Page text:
The town of Great Barrington has not always held its native son W.E.B. Du Bois in high esteem. As the town prepares to celebrate its 250th birthday, some say Du Bois is finally getting the respect and praise he deserves. (Photo courtesy of University of Massachusetts at Amherst W.E.B. Du Bois Library)
GREAT BARRINGTON, Massachusetts — He’s the most famous son of this quiet mountain hamlet in Western Massachusetts. But until recently, people looking for signs of W.E.B. Du Bois’ life and legacy in Great Barrington would have had a hard time finding them.
For decades since Du Bois’ death in Ghana in 1963, the civil rights activist and scholar has drawn praise for his writings but scorn from residents upset that he joined the Communist Party, became a citizen of Ghana and often criticized the U.S. over race relations.
FBI agents and riot police guarded a park dedication to him more than 40 years ago. Efforts to name a school after him were blocked. Some residents saw him as the father figure of black radicalism, and they remained conflicted over his legacy and his relationship with the largely white town he often romanticized in his writings.
But now, as Great Barrington readies to celebrate its 250th birthday, supporters say Du Bois is finally getting his due.
His image will be featured in many of the town’s birthday events, a portion of the River Walk has been named in his honor, and the University of Massachusetts is embarking on a major restoration project of his boyhood homesite. In each case, the recent Du Bois honors came with no resistance.
Supporters says these new efforts, pushed by a coalition of black and white residents, are signs that the town is finally at peace with Du Bois.
“It’s amazing what time will heal,” said Rachel Fletcher, founder of the Great Barrington River Walk. “Many of those people don’t even remember why they were even upset.”
In the past five years, a new Du Bois Center has opened next to his wife’s burial site, and officials posted signs at the town entrance advertising it as his birthplace. Another visitor center with a gift shop is planned for downtown, and organizers are putting the finishing touches on a self-guided tour.
“He’s everywhere in Great Barrington,” said David Levinson, a cultural anthropologist and editor of “African American Heritage in the Upper Housatonic Valley.” “I’m kind of comfortable where things are now. The resistance is not there anymore.”
Born in 1868, Du Bois became the first African American to earn a doctorate at Harvard. He was a polarizing figure acclaimed for his commitment to civil rights and racial equality and maligned for joining the Communist Party late in life.
He wrote more than 4,000 articles, essays and books, many of which are now out of print or difficult to find. He also helped found the National Association for the Advancement of Colored People, a leading civil rights advocacy group, and remained an outspoken critic against racial discrimination throughout his life.
Many of Du Bois’ writings and ideas continue to influence contemporary policy and thinkers. In the early 1900s, he posited that crime by blacks declined as they gained equality. And he described a “Talented Tenth” of the African American population that would rescue the race from its problems.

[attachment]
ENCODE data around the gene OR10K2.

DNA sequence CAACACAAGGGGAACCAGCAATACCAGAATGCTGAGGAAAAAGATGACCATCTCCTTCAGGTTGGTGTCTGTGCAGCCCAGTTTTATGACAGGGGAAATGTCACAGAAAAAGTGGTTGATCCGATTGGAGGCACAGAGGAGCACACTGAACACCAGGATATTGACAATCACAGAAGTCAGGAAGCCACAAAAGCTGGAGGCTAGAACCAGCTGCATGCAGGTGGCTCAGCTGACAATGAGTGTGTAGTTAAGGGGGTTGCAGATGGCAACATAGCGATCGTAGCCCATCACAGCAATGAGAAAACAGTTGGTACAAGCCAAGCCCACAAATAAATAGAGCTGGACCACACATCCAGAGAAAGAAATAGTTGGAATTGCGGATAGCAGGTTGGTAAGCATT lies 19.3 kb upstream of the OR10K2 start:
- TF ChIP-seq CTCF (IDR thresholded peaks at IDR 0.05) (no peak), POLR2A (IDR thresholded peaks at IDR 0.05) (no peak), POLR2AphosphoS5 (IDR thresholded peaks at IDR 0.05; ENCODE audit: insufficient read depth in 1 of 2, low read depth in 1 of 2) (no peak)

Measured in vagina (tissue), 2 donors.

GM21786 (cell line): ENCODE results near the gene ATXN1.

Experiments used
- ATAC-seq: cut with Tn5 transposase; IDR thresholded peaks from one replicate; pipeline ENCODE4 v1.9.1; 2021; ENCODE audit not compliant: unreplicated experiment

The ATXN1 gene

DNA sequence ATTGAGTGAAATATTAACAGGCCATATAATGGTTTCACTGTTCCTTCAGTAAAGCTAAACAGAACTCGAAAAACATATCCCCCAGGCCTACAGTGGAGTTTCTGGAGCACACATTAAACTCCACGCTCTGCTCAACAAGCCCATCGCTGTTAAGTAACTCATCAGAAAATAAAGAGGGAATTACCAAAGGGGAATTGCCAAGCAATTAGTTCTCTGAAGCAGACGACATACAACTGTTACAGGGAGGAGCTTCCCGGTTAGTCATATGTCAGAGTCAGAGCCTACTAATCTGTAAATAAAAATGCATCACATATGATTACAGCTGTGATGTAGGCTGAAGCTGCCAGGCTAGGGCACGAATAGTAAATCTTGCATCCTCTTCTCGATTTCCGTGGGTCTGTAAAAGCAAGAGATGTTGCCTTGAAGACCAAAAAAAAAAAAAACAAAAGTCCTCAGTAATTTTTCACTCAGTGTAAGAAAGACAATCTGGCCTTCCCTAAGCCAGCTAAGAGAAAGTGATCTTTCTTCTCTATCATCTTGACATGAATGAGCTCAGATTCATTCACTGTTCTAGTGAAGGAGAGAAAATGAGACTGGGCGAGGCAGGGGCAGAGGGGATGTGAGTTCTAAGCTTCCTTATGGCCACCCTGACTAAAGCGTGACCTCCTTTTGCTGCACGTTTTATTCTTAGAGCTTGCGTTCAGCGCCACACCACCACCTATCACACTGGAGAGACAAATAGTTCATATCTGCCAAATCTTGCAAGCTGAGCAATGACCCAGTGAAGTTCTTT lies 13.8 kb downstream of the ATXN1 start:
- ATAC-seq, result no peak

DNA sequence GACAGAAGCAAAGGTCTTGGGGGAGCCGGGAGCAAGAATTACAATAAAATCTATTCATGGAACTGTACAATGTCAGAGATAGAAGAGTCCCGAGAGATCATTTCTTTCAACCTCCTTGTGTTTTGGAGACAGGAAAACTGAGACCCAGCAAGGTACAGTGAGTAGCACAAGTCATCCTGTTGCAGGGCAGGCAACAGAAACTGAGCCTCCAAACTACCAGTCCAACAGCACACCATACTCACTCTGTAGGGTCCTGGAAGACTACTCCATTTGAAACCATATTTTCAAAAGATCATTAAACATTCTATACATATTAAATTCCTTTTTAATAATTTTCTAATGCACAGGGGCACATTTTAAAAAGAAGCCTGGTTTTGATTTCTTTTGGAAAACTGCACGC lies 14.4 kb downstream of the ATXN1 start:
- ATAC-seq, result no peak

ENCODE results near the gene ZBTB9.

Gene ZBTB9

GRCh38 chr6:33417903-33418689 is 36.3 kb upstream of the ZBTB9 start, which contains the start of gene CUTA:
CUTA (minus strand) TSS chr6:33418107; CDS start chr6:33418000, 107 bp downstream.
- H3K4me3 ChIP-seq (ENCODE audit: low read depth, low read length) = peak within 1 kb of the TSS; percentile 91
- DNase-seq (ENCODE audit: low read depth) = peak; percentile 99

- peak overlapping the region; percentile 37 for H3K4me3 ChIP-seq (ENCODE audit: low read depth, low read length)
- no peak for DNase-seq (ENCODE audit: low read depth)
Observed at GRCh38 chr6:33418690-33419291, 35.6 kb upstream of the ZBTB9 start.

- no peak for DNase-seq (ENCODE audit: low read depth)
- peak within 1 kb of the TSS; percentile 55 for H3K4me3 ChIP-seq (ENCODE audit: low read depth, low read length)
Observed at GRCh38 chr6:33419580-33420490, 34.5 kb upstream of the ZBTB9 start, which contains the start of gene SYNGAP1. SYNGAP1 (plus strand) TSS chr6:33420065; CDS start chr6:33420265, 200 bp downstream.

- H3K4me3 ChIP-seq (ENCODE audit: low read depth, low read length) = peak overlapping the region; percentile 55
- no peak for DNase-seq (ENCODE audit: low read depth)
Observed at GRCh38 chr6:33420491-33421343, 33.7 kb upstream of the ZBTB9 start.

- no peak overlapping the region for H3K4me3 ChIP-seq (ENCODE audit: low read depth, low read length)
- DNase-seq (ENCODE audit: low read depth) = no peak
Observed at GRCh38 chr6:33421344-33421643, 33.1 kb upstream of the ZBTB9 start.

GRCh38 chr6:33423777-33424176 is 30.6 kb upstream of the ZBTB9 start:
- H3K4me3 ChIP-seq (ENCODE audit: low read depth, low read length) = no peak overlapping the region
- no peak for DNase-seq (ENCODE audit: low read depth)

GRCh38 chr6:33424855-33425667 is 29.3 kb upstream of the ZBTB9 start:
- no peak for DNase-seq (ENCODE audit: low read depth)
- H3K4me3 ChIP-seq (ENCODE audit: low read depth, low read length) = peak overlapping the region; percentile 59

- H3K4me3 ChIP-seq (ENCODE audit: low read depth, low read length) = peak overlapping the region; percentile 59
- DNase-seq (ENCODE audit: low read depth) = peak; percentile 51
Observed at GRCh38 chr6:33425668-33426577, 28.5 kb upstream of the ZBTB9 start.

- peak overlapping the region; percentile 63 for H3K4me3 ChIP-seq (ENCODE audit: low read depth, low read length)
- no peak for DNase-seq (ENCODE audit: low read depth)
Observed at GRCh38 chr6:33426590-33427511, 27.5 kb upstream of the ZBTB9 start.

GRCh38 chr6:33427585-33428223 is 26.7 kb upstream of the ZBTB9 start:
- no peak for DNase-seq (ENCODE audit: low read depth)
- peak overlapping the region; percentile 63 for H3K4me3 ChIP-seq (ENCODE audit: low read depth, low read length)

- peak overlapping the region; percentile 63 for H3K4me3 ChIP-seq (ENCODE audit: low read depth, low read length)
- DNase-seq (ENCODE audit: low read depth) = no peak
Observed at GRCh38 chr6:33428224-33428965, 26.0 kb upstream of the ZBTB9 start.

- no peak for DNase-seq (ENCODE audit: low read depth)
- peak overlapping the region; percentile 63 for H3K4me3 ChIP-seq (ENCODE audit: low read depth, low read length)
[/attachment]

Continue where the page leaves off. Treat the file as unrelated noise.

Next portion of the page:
Shortly after his death, when supporters dedicated a Great Barrington park in his honor, a controversy erupted that drew actors, activists and elected officials from around the country. Federal authorities were called over concerns that the dedication would lead to violence, though it remained peaceful.
Since then, residents conflicted over Du Bois’ writings and views resisted almost all Du Bois-related events or projects.
For example, in 2004, Stephen Bannon, chairman of the Berkshire Hills Regional School Committee, helped block efforts to name a school after Du Bois. At the time, Bannon said Du Bois’ embrace of radical politics played a role in that decision.
But these days, Bannon said, he believes that those are just “minor parts” of Du Bois’ past and that most residents have no problem honoring him as an important part of the town’s history.
“He’s part of the community,” Bannon said. “People accept him as someone who lived here and made major contributions.”
Views of Du Bois in the town have evolved from that of a radical black scholar to someone who wrote about all sorts of social justice issues, Fletcher said. A garden by the River Walk where Du Bois spent his childhood was named after him to honor his call for environmental stewardship, Fletcher said.
Randy Weinstein, director of the 5-year-old Du Bois Center at Great Barrington, said most of the residents who fought efforts to honor him have either died or softened their views.
Weinstein said his nonprofit center draws lectures, films and panel discussions on Du Bois with few — if any — complaints.
“In the past, every time Du Bois was on the front page of the Berkshire Eagle, it was because of a controversy,” Weinstein said. “Now, it’s because of some new dedication or honor, and no one bats an eye. We’re like, ‘Sure. What else is new?’ I think that’s great.”
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